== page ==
8th Venice International Film Festival (1940)

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"8th" (void) Venice International Film Festival
Festival poster
Location Venice, Italy
Founded 1932
Festival date 1 September – 8 September 1940

The "8th" (void) Venice International Film Festival was held from September 1 to September 8, 1940, less than three months after Italy had belatedly entered the Second World War as Germany’s ally. Together with the 1941 and 1942 it is 'considered void- as if they did not happen'. This is due to the fact that not only were the events carried out in places far away from the Lido. but also only very few countries participated due to World War II with an absolute monopoly of institutions and directors that were members of the Rome-Berlin axis. In fact the Festival lost its ‘international’ designation that year, as the war had reduced the number of participating nations to just three: Italy, Germany and, in a sparring role, Hungary. It became therefore the "Manifestazione cinematografica italo-tedesca", to reflect its Italo-German character. The two countries participated with seven feature films each, while Hungary had three.[1] Additionally, a strong fascist political meddling from the Italian fascist government under Benito Mussolini had led to Italy experiencing a period of cultural depression oppressed by fascist propaganda.[2][3]


Although the festival is still competitive it takes place without an official jury. Awards are given by the festival's president based on the decision of Italian and German film delegates.[4]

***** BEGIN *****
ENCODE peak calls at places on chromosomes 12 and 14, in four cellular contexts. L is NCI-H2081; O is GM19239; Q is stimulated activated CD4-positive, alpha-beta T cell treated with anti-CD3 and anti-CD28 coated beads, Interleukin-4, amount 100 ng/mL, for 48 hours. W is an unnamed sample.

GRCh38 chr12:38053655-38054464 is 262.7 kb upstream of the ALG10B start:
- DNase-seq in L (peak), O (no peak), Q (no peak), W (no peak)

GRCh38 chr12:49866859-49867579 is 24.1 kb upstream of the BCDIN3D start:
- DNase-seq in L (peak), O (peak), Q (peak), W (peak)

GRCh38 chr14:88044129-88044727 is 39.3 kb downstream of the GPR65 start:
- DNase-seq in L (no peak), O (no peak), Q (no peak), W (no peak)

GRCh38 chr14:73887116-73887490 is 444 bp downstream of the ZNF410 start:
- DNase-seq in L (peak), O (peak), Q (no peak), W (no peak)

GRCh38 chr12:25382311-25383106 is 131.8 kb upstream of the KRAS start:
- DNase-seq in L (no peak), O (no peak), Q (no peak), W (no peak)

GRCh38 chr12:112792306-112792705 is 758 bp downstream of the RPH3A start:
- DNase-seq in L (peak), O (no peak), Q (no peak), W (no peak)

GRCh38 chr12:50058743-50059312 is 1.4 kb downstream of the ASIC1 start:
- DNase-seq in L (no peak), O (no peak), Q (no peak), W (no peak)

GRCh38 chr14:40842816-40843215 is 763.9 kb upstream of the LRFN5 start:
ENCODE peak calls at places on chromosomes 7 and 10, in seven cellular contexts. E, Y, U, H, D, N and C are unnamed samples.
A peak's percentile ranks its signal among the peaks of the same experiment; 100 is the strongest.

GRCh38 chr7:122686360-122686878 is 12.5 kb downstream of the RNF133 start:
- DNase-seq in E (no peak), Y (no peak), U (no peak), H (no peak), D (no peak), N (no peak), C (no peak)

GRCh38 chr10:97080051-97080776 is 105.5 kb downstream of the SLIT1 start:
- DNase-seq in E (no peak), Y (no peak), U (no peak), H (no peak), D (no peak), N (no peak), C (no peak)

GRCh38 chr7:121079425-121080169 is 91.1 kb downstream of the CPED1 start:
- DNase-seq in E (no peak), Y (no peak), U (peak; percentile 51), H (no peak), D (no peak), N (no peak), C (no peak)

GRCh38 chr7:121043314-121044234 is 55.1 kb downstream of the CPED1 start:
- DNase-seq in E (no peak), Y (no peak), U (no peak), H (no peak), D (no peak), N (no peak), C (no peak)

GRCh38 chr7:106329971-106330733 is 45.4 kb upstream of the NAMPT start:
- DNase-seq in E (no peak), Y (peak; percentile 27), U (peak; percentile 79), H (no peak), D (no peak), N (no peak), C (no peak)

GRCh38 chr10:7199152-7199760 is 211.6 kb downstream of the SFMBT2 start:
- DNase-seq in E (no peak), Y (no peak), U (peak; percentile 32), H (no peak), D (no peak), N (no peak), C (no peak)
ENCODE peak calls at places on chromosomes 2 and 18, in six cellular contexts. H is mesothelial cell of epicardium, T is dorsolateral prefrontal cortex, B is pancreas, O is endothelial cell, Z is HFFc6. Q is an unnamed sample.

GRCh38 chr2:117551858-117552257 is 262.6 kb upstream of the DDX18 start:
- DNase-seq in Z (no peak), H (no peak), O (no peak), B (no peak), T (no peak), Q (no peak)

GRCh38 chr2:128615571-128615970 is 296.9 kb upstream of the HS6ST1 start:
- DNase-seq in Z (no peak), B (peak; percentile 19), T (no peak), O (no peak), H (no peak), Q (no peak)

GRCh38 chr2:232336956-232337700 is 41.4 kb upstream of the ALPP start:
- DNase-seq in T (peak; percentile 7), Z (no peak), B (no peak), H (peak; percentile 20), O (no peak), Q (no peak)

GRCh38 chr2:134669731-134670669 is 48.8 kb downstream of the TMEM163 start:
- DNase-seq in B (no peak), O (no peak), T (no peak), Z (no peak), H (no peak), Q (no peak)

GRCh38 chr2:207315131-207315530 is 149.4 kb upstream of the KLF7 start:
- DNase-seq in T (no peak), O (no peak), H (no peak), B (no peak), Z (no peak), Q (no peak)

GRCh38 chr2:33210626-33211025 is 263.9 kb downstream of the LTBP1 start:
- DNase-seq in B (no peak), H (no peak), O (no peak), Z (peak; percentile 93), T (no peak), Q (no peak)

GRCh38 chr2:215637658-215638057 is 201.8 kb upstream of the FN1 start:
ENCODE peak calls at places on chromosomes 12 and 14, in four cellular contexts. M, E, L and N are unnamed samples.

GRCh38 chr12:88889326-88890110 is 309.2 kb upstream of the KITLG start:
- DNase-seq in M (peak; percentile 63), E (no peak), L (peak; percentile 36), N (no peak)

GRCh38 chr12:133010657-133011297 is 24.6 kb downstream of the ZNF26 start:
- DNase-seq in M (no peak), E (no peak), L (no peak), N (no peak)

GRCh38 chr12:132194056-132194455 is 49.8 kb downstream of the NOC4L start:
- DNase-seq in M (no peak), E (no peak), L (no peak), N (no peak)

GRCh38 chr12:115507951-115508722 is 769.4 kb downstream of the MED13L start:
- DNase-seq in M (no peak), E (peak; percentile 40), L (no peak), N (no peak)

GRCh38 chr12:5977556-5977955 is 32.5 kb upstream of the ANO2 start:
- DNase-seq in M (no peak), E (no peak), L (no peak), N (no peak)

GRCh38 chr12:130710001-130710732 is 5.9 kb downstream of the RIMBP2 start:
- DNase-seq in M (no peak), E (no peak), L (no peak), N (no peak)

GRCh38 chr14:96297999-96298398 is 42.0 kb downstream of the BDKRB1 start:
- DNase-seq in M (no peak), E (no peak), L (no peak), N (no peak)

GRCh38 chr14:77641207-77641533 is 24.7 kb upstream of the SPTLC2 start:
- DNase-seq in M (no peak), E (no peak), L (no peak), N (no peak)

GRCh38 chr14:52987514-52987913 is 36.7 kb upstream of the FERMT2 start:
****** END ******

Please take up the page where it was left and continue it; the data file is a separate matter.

In Competition[edit]

English title Original title Director(s) Production country
N/A Muz z neznáma Martin Frič  Bohemia
N/A Opernball Géza von Bolváry  Germany
Der Postmeister Gustav Ucicky  Germany
N/A Mutterliebe Gustav Ucicky  Germany
N/A Jud Süß Veit Harlan  Germany
N/A Befreite Hände Hans Schweikart  Germany
N/A Trenck, der Pandur Herbert Selpin  Germany
The Siege of the Alcazar L'assedio dell'Alcazar Augusto Genina  Italy
N/A Oltre l'amore Carmine Gallone  Italy
N/A La peccatrice Amleto Palermi  Italy



  1. ^ "A message from Joseph Goebbels, in 'Overland literary journal'". Retrieved 2014-09-30. 
  2. ^ "The 1940′s". Retrieved October 8, 2013. 
  3. ^ "The 30s". Retrieved October 11, 2013. 
  4. ^ "Venice Film Festival: Overview". Retrieved 2014-09-30. 

External links[edit]